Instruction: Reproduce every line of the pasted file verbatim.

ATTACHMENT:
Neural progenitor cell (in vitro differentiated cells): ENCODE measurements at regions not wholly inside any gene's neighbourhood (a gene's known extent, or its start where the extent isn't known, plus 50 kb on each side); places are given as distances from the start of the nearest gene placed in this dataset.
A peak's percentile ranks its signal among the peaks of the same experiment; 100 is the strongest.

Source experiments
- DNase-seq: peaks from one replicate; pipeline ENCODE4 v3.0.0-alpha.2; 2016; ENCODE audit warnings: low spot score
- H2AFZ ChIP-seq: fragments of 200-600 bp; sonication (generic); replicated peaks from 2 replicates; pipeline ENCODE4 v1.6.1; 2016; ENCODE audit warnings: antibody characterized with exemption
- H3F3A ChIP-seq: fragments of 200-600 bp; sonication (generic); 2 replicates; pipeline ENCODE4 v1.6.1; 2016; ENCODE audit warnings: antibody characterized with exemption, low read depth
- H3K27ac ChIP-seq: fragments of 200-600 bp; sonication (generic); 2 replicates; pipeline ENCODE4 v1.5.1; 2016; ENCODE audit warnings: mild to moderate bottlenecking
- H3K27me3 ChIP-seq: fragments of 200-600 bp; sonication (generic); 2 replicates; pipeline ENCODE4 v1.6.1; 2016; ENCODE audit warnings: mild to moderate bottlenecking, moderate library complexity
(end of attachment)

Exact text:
Neural progenitor cell (in vitro differentiated cells): ENCODE measurements at regions not wholly inside any gene's neighbourhood (a gene's known extent, or its start where the extent isn't known, plus 50 kb on each side); places are given as distances from the start of the nearest gene placed in this dataset.
A peak's percentile ranks its signal among the peaks of the same experiment; 100 is the strongest.

Source experiments
- DNase-seq: peaks from one replicate; pipeline ENCODE4 v3.0.0-alpha.2; 2016; ENCODE audit warnings: low spot score
- H2AFZ ChIP-seq: fragments of 200-600 bp; sonication (generic); replicated peaks from 2 replicates; pipeline ENCODE4 v1.6.1; 2016; ENCODE audit warnings: antibody characterized with exemption
- H3F3A ChIP-seq: fragments of 200-600 bp; sonication (generic); 2 replicates; pipeline ENCODE4 v1.6.1; 2016; ENCODE audit warnings: antibody characterized with exemption, low read depth
- H3K27ac ChIP-seq: fragments of 200-600 bp; sonication (generic); 2 replicates; pipeline ENCODE4 v1.5.1; 2016; ENCODE audit warnings: mild to moderate bottlenecking
- H3K27me3 ChIP-seq: fragments of 200-600 bp; sonication (generic); 2 replicates; pipeline ENCODE4 v1.6.1; 2016; ENCODE audit warnings: mild to moderate bottlenecking, moderate library complexity